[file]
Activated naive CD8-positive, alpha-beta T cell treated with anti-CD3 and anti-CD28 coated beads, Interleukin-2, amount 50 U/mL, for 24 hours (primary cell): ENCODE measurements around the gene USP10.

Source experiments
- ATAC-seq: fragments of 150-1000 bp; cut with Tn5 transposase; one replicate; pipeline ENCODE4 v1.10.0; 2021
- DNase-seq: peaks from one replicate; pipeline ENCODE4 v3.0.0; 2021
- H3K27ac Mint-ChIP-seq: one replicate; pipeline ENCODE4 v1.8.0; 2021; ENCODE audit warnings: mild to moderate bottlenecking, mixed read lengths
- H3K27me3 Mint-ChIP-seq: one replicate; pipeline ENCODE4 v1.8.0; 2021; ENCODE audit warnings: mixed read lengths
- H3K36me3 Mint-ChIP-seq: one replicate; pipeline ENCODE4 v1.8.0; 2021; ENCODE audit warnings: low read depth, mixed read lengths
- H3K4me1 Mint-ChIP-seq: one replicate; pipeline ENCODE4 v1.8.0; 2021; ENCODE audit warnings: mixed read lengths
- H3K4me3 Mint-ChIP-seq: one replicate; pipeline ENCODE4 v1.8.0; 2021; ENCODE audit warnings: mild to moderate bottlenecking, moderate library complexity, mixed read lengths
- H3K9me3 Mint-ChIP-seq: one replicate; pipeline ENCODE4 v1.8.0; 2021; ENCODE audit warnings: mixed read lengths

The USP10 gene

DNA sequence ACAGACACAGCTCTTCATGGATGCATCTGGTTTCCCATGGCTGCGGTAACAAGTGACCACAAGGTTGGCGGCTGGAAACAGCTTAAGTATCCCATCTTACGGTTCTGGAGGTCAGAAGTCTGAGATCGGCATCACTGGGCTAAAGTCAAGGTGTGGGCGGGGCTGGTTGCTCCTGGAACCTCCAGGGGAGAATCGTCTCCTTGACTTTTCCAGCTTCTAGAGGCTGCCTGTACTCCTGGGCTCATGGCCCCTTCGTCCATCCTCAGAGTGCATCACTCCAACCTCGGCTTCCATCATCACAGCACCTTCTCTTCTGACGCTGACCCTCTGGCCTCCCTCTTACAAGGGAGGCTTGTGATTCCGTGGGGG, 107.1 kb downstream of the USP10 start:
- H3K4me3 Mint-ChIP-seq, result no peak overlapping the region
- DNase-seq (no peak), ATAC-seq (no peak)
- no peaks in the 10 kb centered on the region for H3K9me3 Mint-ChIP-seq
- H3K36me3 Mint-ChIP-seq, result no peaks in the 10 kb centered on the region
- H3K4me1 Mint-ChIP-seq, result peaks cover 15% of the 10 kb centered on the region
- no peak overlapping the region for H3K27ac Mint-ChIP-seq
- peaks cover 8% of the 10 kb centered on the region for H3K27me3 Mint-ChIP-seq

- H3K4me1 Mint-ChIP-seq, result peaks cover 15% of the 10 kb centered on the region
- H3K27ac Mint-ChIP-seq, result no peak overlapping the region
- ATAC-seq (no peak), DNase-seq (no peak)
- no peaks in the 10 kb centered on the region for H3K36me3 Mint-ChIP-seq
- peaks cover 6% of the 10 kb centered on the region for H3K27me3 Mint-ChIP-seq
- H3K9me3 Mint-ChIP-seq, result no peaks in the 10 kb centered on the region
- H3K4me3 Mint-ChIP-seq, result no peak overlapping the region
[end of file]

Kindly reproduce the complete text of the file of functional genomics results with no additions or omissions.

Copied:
Activated naive CD8-positive, alpha-beta T cell treated with anti-CD3 and anti-CD28 coated beads, Interleukin-2, amount 50 U/mL, for 24 hours (primary cell): ENCODE measurements around the gene USP10.

Source experiments
- ATAC-seq: fragments of 150-1000 bp; cut with Tn5 transposase; one replicate; pipeline ENCODE4 v1.10.0; 2021
- DNase-seq: peaks from one replicate; pipeline ENCODE4 v3.0.0; 2021
- H3K27ac Mint-ChIP-seq: one replicate; pipeline ENCODE4 v1.8.0; 2021; ENCODE audit warnings: mild to moderate bottlenecking, mixed read lengths
- H3K27me3 Mint-ChIP-seq: one replicate; pipeline ENCODE4 v1.8.0; 2021; ENCODE audit warnings: mixed read lengths
- H3K36me3 Mint-ChIP-seq: one replicate; pipeline ENCODE4 v1.8.0; 2021; ENCODE audit warnings: low read depth, mixed read lengths
- H3K4me1 Mint-ChIP-seq: one replicate; pipeline ENCODE4 v1.8.0; 2021; ENCODE audit warnings: mixed read lengths
- H3K4me3 Mint-ChIP-seq: one replicate; pipeline ENCODE4 v1.8.0; 2021; ENCODE audit warnings: mild to moderate bottlenecking, moderate library complexity, mixed read lengths
- H3K9me3 Mint-ChIP-seq: one replicate; pipeline ENCODE4 v1.8.0; 2021; ENCODE audit warnings: mixed read lengths

The USP10 gene

DNA sequence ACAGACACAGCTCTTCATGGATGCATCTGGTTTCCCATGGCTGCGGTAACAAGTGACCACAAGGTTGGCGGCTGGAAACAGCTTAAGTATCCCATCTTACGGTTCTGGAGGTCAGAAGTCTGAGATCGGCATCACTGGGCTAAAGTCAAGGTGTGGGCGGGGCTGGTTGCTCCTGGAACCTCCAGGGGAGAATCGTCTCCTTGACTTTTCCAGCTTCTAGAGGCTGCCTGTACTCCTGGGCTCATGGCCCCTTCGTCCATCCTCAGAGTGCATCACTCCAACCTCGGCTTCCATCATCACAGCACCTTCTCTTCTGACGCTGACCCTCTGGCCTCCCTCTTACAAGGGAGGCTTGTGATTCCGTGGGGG, 107.1 kb downstream of the USP10 start:
- H3K4me3 Mint-ChIP-seq, result no peak overlapping the region
- DNase-seq (no peak), ATAC-seq (no peak)
- no peaks in the 10 kb centered on the region for H3K9me3 Mint-ChIP-seq
- H3K36me3 Mint-ChIP-seq, result no peaks in the 10 kb centered on the region
- H3K4me1 Mint-ChIP-seq, result peaks cover 15% of the 10 kb centered on the region
- no peak overlapping the region for H3K27ac Mint-ChIP-seq
- peaks cover 8% of the 10 kb centered on the region for H3K27me3 Mint-ChIP-seq

- H3K4me1 Mint-ChIP-seq, result peaks cover 15% of the 10 kb centered on the region
- H3K27ac Mint-ChIP-seq, result no peak overlapping the region
- ATAC-seq (no peak), DNase-seq (no peak)
- no peaks in the 10 kb centered on the region for H3K36me3 Mint-ChIP-seq
- peaks cover 6% of the 10 kb centered on the region for H3K27me3 Mint-ChIP-seq
- H3K9me3 Mint-ChIP-seq, result no peaks in the 10 kb centered on the region
- H3K4me3 Mint-ChIP-seq, result no peak overlapping the region